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Dallas PBS station to acquire Denton (Texas) Record-Chronicle

Discussion in 'Journalism topics only' started by 2muchcoffeeman, Sep 28, 2022.

  1. 2muchcoffeeman

    2muchcoffeeman Well-Known Member

    From Poynter:

    The Denton Record-Chronicle announced Tuesday that it is being acquired by KERA public media in Dallas, 40 miles to its south. The tentative deal resembles a much bigger one from earlier this year when WBEZ in Chicago acquired the Chicago Sun-Times, turning the Sun-Times into a nonprofit in the process.

    Publisher and owner Bill Patterson said the transaction should ensure the Record-Chronicle’s future, reducing operating expenses as functions are absorbed by KERA. “This arrangement gives us the opportunity and the ability to preserve local journalism for the people of Denton County,” Patterson said. The Record-Chronicle has simultaneously been winding down its print product in favor of a digital report.​

    Another newspaper flips to nonprofit - Poynter
    garrow likes this.
  2. Azrael

    Azrael Well-Known Member

    Let a thousand more of these deals bloom.
  3. LanceyHoward

    LanceyHoward Well-Known Member

    I am glad to see this.

    But it says a lot about the newspaper industry that the paper went non-profit. Denton County had a 2021 population of 941,000. In 2010 the population was 665,000. Back in the day a newspaper in a large, rapidly growing suburban county sucha s Denton would have been worth hundreds of millions of dollars. The real estate sections would have looked like telephone books. Now, they have to give the operation away.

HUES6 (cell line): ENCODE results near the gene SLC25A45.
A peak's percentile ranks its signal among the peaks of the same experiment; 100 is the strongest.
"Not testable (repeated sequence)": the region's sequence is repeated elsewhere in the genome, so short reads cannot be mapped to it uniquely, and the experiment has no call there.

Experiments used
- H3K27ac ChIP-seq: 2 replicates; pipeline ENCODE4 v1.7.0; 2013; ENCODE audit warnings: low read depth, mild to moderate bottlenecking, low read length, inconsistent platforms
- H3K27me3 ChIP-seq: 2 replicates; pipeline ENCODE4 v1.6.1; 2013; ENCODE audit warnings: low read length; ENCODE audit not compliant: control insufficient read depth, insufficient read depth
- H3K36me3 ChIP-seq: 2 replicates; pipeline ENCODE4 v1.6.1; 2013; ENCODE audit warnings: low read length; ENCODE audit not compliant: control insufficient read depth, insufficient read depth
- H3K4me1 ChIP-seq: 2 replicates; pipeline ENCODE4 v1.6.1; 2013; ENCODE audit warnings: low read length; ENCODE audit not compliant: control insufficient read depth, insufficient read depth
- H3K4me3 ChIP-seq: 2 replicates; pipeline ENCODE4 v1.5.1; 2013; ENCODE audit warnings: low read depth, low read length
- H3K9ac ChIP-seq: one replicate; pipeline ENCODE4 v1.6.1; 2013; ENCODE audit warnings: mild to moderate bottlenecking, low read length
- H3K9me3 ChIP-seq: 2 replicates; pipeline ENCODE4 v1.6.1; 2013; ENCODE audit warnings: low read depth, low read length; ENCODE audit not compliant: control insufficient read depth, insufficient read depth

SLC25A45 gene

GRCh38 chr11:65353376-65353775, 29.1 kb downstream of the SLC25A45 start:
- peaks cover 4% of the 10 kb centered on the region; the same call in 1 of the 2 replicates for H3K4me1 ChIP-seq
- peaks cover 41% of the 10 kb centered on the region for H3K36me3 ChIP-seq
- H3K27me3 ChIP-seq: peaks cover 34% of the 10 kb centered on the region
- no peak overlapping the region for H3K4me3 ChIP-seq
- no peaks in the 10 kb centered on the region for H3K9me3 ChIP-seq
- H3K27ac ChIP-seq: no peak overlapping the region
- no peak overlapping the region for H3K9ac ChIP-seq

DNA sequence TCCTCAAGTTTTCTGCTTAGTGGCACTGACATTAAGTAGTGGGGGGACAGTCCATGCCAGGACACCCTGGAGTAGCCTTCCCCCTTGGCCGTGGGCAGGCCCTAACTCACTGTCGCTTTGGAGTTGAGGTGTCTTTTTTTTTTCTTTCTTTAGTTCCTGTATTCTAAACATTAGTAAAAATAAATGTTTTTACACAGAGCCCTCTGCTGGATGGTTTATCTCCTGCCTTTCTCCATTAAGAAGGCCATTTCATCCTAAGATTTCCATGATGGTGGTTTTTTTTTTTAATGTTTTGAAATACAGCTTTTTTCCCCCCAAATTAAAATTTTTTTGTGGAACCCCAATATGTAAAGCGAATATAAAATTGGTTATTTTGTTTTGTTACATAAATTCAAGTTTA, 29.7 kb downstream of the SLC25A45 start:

britwrit, garrow, SFIND and 1 other person like this.
  4. jackfinarelli

    jackfinarelli Well-Known Member

    Help me out here; I have no background in newspapers.

    It seems to me that most if not all PBS stations would dry up and blow away if their government supplied funds were cut off or seriously curtailed. To me, that makes a PBS station beholden to the government to a large degree.

    Now, with this deal, an entity that is beholden to the government will also own a newspaper...

    And that is a good idea that should be spread around?
  5. LanceyHoward

    LanceyHoward Well-Known Member

    A very quick internet search indicates that PBS receives about 445 million a year in federal funding, which is less than 20% of their total budget. There are conservatives who argue that PBS funding should be eliminated. Why should all taxpayers provide support for an outlet only a few watch, when the aforementioned taxpayers have to pay for their channels wither through subscription or by having to endure ads? The also think the same arguments holds true for publically owned newspapers. Why should everyone pay for something only a few use?
    SFIND likes this.
  6. playthrough

    playthrough Moderator Staff Member

    If only PBS stations would ask people to donate.
    garrow, maumann, swingline and 6 others like this.
  7. jackfinarelli

    jackfinarelli Well-Known Member

    Obviously, I was not clear in my original comment here. My lack of understanding here has nothing to do with political philosophy or political leanings.